The politics of choosing a school

Choosing a childrens school

 

Choosing schools has once again hit the headlines with a debate raging on whether parents who “cheat” to get their children into the school of their choice should face tougher sanctions. Workingmums looks at some of the issues.

It’s that time of year again. Parents trying to get their child into the primary school of their choice will be finishing off their application forms and hoping they have made the right choice. Those applying for secondary schools will mainly be crossing their fingers and hoping they have got their first choice.

The whole issue of school admissions has become highly political in recent years with the advent of league tables, recent policy changes and increasing hysteria around the whole issue of what makes for a good parent. Some parents stress out over whether, if they send their child to a local school with a below average league table score, they will be dooming them to a life of underachievement. Others worry that they are putting too much pressure on their children at an early age to do well at exams.

Contradictory information

Research and media coverage is often contradictory. While the headlines focus on failing schools, middle class flight from urban schools, gangs, classroom havoc and bullying, other research suggests that it is the issues are much more complex. Research by Professor Diane Reay at Cambridge, for instance, shows that white middle class children who go to badly performing urban comprehensives suffer no academic disadvantage.

Certainly, the evidence from reports shows that children worry about exams from an early age. The Cambridge Primary Review, the biggest review into primary education for a generation, has recommended that Sats for 11 year olds in English and Maths be scrapped. It says the current focus on passing exams and hitting targets at a young age was “even narrower than that of the Victorian elementary schools” and that the narrow focus of the exams and a culture of “teaching to the test” mean it is impossible to substantiate Government claims of rising school standards in England.

This week a poll of over 120 parents conducted by the education and parenting website Mychild.co.uk shows around 7 in 10 parents of primary school aged children would support a teachers’ boycott of all work to do with Sats for 11 year olds. The findings come in the wake of the news this week that the two leading teaching unions, the National Association of Headteachers (NAHT) and the National Union of Teachers (NUT) are commencing plans to consult their members over a boycott of the controversial tests next May.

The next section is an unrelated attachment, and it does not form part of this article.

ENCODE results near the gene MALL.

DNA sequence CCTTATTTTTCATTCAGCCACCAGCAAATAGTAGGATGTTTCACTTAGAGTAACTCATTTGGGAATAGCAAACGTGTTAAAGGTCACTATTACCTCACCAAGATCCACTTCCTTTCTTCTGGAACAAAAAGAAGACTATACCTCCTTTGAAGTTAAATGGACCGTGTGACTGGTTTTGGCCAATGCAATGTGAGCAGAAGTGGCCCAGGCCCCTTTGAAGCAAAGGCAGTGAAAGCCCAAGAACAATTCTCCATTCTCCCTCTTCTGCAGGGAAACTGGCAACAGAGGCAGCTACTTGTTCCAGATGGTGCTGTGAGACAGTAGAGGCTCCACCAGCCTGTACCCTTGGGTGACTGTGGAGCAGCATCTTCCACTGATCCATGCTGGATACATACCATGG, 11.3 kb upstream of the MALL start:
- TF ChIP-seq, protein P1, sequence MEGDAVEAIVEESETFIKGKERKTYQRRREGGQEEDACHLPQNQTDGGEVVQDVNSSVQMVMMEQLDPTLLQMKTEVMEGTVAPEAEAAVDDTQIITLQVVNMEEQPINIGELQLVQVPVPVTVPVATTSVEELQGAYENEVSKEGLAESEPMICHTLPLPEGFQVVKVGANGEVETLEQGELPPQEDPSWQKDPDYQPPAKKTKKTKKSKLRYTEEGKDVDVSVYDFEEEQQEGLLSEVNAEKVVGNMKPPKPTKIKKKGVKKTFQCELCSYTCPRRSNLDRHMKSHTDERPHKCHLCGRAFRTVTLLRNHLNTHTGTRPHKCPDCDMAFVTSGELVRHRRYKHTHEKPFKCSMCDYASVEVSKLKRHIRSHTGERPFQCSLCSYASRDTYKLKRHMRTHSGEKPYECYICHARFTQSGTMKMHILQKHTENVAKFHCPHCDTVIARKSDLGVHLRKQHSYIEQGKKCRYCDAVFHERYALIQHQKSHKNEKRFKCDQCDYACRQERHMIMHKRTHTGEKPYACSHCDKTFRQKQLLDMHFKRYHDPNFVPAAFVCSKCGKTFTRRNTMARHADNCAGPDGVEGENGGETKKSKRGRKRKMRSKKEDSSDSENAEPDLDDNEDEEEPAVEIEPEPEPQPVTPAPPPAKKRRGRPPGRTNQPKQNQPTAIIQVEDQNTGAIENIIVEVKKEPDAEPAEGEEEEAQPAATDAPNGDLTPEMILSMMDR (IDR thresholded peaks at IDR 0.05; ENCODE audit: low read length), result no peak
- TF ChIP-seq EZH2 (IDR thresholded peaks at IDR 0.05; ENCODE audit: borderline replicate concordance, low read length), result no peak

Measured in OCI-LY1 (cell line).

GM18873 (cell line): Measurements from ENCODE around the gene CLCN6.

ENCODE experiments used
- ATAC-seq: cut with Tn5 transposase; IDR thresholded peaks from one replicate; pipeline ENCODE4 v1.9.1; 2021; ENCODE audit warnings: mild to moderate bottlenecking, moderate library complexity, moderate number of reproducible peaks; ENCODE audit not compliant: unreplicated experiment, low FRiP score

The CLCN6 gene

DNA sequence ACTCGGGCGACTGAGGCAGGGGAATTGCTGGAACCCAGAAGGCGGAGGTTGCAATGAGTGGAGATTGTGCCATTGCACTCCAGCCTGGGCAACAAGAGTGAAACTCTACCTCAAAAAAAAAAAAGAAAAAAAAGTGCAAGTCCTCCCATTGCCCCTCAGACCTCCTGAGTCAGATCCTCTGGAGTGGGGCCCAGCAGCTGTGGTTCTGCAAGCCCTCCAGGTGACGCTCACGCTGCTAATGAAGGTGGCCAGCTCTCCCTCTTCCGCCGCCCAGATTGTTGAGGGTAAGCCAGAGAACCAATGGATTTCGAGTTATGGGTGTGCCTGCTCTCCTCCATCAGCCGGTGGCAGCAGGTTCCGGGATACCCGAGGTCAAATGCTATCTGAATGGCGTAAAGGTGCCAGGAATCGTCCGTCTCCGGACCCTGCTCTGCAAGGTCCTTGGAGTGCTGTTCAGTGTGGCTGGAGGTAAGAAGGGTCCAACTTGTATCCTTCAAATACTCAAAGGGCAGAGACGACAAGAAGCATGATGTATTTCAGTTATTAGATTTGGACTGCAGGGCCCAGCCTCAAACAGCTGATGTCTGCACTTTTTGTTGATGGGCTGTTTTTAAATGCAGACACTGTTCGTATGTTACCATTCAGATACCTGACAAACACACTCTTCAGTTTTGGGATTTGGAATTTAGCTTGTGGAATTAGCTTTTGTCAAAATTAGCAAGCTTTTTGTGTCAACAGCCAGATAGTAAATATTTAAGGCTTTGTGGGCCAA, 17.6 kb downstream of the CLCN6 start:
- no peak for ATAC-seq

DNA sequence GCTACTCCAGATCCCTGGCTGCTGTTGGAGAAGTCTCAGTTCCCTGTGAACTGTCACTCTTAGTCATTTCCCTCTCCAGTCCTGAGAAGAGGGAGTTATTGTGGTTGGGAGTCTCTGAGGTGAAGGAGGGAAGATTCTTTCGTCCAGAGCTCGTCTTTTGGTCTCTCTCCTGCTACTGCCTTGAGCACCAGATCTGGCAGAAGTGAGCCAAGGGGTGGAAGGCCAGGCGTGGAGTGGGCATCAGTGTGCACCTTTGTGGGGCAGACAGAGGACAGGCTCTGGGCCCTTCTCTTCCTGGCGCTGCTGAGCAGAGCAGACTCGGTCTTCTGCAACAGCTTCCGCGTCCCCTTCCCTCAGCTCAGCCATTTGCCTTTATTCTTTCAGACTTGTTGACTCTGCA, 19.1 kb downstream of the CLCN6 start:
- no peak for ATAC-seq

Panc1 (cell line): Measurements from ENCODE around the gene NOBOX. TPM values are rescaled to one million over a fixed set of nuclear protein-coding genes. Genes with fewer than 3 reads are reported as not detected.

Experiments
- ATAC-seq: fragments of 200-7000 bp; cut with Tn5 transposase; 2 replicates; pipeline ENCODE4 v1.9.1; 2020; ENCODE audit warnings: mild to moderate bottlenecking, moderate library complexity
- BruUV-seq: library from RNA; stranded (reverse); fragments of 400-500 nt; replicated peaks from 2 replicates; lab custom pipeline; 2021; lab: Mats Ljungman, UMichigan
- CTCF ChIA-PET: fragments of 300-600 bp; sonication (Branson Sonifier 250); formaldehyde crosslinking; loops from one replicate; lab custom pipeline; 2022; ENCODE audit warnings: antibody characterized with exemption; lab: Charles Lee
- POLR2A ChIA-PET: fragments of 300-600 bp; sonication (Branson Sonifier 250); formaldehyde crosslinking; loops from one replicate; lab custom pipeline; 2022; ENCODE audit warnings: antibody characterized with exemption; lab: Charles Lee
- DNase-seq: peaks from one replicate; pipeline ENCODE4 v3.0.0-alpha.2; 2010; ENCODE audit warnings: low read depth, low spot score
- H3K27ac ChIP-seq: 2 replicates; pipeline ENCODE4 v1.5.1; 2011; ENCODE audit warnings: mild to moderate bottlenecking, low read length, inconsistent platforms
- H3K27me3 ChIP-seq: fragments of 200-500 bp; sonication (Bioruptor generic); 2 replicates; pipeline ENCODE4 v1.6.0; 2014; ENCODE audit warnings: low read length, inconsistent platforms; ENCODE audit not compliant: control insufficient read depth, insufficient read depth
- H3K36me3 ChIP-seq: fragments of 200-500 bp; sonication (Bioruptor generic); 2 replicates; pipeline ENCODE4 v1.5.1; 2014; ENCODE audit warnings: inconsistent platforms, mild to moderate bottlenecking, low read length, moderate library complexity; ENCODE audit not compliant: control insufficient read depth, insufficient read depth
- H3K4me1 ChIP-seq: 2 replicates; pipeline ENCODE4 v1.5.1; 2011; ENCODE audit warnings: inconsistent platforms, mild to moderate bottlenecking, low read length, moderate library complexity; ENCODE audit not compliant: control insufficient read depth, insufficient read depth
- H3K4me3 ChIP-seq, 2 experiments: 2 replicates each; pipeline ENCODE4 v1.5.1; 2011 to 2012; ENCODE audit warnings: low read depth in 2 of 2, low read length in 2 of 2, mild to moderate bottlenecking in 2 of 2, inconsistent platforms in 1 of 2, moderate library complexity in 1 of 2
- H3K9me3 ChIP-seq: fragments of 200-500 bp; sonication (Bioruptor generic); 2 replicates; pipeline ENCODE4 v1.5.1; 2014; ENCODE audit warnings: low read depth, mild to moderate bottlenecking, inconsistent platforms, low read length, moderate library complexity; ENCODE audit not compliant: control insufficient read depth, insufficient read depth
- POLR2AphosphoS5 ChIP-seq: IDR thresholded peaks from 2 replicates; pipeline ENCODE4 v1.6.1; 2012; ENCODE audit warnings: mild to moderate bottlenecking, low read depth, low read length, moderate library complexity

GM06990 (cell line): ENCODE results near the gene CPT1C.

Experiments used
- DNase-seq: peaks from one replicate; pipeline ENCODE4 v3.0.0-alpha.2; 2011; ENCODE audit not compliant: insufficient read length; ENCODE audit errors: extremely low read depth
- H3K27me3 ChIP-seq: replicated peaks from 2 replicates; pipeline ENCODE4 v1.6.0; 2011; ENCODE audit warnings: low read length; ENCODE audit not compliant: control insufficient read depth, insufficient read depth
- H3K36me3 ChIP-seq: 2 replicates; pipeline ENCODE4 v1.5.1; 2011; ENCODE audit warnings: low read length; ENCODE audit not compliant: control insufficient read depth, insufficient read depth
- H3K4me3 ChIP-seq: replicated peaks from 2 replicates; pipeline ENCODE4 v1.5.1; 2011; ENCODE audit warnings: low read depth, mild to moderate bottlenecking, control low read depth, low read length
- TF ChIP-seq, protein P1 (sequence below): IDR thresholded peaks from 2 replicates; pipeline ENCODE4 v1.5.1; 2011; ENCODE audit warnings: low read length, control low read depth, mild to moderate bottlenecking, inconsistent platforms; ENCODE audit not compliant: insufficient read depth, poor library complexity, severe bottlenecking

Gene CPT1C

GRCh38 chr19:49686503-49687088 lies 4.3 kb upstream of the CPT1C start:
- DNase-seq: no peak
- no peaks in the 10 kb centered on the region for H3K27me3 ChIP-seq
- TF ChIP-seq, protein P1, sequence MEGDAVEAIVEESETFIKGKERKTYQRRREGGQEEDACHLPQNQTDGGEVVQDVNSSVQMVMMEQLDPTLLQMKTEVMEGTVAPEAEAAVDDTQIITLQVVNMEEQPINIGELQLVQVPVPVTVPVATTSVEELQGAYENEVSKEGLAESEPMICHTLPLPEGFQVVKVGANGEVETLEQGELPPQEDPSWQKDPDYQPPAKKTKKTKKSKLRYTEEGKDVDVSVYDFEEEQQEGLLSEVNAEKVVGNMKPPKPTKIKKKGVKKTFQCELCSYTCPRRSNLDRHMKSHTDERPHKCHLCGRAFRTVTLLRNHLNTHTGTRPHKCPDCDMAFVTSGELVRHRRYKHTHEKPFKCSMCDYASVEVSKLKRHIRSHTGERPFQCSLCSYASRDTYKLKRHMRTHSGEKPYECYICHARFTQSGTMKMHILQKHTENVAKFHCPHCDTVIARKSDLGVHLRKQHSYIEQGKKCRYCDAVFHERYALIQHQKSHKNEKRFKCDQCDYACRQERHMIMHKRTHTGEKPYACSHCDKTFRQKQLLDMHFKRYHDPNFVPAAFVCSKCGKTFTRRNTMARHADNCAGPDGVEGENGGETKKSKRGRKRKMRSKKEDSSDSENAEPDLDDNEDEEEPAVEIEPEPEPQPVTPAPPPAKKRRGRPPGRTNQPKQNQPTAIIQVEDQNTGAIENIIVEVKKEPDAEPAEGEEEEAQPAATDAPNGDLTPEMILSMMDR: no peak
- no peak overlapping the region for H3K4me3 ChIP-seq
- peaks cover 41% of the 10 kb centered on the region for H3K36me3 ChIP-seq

Amy Schofield, editor of Mychild.co.uk, said of the findings and of the petition: “This proves that many parents would strongly back a teachers’ boycott of all work to do with Sats, showing that the majority doubtless believe that these controversial tests should be scrapped.”

Cheating

Recently, the focus has been around parents who “cheat” to get their children into the school they think is best for them, for instance, parents who move house temporarily to get into the right catchment area for the school of their choice. The chief schools adjudicator issued a report earlier this week which recommended tougher sanctions are taken to deter parents from lying and cheating in order to win a school place. The report has stirred up a hornet’s nest, with some arguing that parents only do this because they are so worried about doing what they think is best for their children and that the onus should be on the authorities to improve school standards across the board.

For parents the whole issue is a minefield. No parent wants to think they are not doing the best for their child, but the important thing is to consider your child as an individual. Not all children are going to thrive in a highly competitive academic environment, for instance. Plus what about your own considerations in terms of getting them to school and having a support network of parents in the area?

So what should you look for when you are thinking about applying to a school? The considerations will obviously be different for primary and secondary schools, but maybe not as different as you think. Firstly, you need to check the admissions criteria to check your child qualifies. There may be catchment area considerations, for instance. Certainly it is important to visit schools before you make a choice and remember you will need to list more than one school, especially if your first choice is very popular. Talk to the teachers, get a feel for what the school is trying to achieve.

If at all possible, talk to the head teacher – a school’s head teacher can make all the difference. A good leader will be totally on top of what the school is trying to achieve, will motivate and support staff and will be on top of the major issues at the school. Check out things like the school’s policy on bullying. If your child enjoys a particular subject and there are secondary schools in your area that specialise in it find out more about how they approach it.

Talk to other parents – they will know the inside information, but beware that you get a good sample as some parents might have had one bad experience which will colour how they view the school.

Check the Ofsted report, but remember that this is not everything. Often, if a school has been deemed to be failing, for instance, this will result in a series of special measures which could turn the school around. Sometimes a new head teacher is brought in, extra resources are thrown at the school, and a failing school can be transformed in a few years.





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